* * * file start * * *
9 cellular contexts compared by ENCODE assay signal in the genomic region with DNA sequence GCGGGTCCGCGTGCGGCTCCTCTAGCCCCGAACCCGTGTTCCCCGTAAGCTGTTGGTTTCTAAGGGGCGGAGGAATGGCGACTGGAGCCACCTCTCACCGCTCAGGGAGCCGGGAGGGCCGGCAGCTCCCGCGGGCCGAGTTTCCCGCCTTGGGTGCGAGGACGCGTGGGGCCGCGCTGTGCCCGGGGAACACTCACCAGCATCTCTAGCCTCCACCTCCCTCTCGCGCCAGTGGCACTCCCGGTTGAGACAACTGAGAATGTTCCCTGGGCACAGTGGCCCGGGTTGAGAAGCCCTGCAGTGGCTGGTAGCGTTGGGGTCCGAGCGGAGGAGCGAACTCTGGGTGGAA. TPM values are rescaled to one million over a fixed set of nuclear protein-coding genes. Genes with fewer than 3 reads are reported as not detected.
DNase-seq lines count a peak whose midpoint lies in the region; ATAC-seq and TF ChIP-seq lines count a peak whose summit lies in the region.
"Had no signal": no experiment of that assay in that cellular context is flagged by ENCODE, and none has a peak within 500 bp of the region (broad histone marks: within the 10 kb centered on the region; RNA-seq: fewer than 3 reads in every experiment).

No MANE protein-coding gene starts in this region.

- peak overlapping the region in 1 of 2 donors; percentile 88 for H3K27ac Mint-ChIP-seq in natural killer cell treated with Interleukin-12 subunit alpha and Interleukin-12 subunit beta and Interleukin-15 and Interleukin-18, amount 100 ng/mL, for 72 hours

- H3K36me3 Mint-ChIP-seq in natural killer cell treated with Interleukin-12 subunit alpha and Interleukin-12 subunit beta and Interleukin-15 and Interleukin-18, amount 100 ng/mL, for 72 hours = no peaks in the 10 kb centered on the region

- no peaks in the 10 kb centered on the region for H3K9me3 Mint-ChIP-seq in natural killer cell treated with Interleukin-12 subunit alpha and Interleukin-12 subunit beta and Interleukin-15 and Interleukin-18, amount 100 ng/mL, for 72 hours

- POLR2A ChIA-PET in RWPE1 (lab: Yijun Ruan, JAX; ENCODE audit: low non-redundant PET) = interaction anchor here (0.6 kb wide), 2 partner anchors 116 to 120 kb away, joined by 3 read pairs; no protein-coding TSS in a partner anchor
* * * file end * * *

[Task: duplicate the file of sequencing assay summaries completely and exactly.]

9 cellular contexts compared by ENCODE assay signal in the genomic region with DNA sequence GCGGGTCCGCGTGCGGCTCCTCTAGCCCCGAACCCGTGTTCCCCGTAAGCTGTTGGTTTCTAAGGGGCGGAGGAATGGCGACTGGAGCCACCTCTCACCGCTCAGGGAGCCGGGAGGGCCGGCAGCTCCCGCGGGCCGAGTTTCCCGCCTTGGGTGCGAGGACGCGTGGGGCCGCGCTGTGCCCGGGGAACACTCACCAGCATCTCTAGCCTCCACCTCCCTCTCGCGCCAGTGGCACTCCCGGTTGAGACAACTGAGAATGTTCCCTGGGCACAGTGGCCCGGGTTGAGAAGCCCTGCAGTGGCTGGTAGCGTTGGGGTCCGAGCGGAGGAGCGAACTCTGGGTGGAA. TPM values are rescaled to one million over a fixed set of nuclear protein-coding genes. Genes with fewer than 3 reads are reported as not detected.
DNase-seq lines count a peak whose midpoint lies in the region; ATAC-seq and TF ChIP-seq lines count a peak whose summit lies in the region.
"Had no signal": no experiment of that assay in that cellular context is flagged by ENCODE, and none has a peak within 500 bp of the region (broad histone marks: within the 10 kb centered on the region; RNA-seq: fewer than 3 reads in every experiment).

No MANE protein-coding gene starts in this region.

- peak overlapping the region in 1 of 2 donors; percentile 88 for H3K27ac Mint-ChIP-seq in natural killer cell treated with Interleukin-12 subunit alpha and Interleukin-12 subunit beta and Interleukin-15 and Interleukin-18, amount 100 ng/mL, for 72 hours

- H3K36me3 Mint-ChIP-seq in natural killer cell treated with Interleukin-12 subunit alpha and Interleukin-12 subunit beta and Interleukin-15 and Interleukin-18, amount 100 ng/mL, for 72 hours = no peaks in the 10 kb centered on the region

- no peaks in the 10 kb centered on the region for H3K9me3 Mint-ChIP-seq in natural killer cell treated with Interleukin-12 subunit alpha and Interleukin-12 subunit beta and Interleukin-15 and Interleukin-18, amount 100 ng/mL, for 72 hours

- POLR2A ChIA-PET in RWPE1 (lab: Yijun Ruan, JAX; ENCODE audit: low non-redundant PET) = interaction anchor here (0.6 kb wide), 2 partner anchors 116 to 120 kb away, joined by 3 read pairs; no protein-coding TSS in a partner anchor